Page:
Smoking ban finds public support as high prices deter smokers
A new ban against smoking in vehicles has found support from nonsmokers while less than half of smokers think it is a negative development for them, a new survey shows.
The survey by the NG Research company also indicates people tend to smoke less after a string of rises in cigarette prices.
Last month, Turkey started implementing a ban on smoking in vehicles. Smoking is already banned in public buses and similar vehicles but starting from September, authorities imposed a ban for smoking in private vehicles. Thousands of people were fined for smoking in cars after President Recep Tayyip Erdoğan, a staunch teetotaler, announced the new ban.
The nationwide online survey by NG held among 2,022 people above the age of 15 between Oct. 9 and Oct. 11 shows a mixed response to the new ban. Some 45% of smokers answering the survey disagree with the ban while 28% see it as a partially positive development. More than half of non-smokers expressed full support for the ban. Critics argue the smoking ban may violate privacy while experts say smoking is among the causes of traffic accidents and particularly detrimental to the health of children traveling with smoking adults.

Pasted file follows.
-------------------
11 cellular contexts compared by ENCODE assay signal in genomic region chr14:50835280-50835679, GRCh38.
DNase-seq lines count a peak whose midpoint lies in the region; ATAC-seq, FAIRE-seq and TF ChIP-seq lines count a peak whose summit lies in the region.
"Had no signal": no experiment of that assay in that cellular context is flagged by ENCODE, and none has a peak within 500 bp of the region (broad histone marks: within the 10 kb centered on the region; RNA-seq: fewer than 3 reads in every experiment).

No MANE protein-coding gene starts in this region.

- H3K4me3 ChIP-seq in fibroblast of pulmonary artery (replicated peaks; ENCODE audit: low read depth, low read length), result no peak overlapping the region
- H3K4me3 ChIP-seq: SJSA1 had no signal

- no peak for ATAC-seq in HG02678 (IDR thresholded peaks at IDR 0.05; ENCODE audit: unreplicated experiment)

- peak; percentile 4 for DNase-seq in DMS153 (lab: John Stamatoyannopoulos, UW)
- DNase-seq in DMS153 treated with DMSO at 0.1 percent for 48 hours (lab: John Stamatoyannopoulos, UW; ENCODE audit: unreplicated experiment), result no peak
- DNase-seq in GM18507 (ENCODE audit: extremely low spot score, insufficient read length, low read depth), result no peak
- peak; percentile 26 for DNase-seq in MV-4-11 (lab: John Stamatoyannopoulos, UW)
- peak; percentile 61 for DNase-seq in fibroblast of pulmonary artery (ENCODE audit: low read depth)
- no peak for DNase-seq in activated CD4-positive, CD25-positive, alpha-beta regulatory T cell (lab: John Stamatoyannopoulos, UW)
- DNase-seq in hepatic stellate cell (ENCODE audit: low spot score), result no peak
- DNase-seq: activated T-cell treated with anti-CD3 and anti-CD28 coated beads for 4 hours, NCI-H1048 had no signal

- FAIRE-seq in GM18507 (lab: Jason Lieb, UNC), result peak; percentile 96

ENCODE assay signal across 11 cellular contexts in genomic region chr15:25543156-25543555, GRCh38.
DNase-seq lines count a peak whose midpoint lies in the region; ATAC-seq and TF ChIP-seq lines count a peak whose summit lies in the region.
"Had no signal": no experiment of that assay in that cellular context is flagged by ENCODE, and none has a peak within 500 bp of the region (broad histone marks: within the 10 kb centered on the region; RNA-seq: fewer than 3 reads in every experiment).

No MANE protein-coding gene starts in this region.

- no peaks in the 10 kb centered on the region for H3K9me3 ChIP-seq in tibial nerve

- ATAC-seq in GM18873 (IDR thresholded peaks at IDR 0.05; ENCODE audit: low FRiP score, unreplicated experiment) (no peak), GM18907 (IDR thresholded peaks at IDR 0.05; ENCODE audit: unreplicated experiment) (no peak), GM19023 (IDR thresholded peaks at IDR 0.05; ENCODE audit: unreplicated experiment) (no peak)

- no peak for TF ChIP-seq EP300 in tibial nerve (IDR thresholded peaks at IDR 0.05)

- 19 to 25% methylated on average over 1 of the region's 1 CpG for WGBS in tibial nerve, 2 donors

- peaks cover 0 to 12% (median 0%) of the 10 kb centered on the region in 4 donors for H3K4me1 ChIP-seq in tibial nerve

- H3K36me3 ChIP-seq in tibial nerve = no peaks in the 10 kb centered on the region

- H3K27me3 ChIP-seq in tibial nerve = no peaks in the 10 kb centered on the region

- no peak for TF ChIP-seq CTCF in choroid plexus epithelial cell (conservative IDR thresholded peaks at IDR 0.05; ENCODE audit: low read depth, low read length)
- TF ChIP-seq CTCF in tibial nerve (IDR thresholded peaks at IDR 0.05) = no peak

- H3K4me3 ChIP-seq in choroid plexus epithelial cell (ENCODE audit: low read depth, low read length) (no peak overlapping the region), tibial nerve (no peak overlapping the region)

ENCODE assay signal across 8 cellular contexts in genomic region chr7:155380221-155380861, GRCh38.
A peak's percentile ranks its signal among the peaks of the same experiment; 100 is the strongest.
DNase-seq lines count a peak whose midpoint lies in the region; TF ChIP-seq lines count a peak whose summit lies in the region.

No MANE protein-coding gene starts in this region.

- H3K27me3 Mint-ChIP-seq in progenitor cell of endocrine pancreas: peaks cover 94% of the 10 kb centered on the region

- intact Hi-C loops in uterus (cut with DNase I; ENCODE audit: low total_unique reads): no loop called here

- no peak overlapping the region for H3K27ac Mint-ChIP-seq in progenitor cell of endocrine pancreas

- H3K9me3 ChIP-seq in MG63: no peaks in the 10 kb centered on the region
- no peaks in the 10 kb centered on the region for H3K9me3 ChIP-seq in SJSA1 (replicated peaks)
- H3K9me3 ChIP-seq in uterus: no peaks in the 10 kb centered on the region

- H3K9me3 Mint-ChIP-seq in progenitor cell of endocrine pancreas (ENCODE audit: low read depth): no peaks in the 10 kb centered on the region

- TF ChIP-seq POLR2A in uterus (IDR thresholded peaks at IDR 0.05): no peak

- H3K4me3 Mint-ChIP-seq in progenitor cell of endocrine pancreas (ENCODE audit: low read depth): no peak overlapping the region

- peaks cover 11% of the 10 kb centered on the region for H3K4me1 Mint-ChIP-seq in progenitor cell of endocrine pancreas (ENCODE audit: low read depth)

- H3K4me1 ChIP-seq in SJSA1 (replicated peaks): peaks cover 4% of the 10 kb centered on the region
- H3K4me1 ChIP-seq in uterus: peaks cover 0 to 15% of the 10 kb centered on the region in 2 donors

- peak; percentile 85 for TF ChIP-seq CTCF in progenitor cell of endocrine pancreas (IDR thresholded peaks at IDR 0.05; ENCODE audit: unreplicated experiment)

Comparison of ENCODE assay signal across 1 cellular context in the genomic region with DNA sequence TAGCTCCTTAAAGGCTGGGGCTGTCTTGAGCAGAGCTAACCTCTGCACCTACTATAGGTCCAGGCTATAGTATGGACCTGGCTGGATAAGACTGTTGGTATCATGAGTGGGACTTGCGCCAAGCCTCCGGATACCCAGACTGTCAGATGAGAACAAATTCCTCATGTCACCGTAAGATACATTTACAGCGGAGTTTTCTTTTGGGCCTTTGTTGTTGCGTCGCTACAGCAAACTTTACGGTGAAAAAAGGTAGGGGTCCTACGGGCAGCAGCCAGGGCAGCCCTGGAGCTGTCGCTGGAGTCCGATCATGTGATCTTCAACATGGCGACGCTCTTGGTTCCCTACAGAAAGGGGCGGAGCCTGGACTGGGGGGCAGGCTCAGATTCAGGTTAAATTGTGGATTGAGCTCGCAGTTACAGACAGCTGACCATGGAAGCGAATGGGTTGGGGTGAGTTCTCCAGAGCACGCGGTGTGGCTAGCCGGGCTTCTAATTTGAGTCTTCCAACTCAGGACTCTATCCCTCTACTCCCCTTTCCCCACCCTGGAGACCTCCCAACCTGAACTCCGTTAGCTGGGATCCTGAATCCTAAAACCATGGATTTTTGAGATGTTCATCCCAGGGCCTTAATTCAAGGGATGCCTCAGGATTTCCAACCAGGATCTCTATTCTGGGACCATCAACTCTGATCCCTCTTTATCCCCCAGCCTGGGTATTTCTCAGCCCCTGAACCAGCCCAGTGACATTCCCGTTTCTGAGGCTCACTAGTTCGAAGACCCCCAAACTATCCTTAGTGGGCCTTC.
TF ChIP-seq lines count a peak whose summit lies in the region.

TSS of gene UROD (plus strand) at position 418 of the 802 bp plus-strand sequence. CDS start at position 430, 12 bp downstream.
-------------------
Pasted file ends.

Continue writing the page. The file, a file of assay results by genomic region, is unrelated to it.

A 2018 report by Organization for Economic Co-operation and Development (OECD) shows Turkey still ranks second among OECD countries with the highest smoking rate and 2018 statistics by Turkey's Ministry of Agriculture and Forestry show a 12% rise in cigarette sales compared to 2017, a report accompanying the survey says.
However, back-to-back rises in cigarette prices this year has changed the smoking rate. One in every three people interviewed in the survey says they smoke less after the price hikes while some turn to cheaper brands. A total 47% of smokers say they chose brands with reasonable prices after the rises.
For a comprehensive fight against smoking, Turkey introduced a nationwide indoor smoking ban in 2009 at restaurants, bars and similar establishments and gradually extended its reach to other enclosed spaces over the years, in addition to a complete smoking ban on school grounds and sales of tobacco products at educational facilities. It also opened clinics to provide treatment against the habit and set up a hotline to help smokers quit.
Most recently, the government announced that new regulations would be introduced to discourage smoking among the young by plain or single-type packaging for cigarettes.
The survey shows one in every four people think the indoor smoking ban is often violated while three out of five people consider it being partially complied with.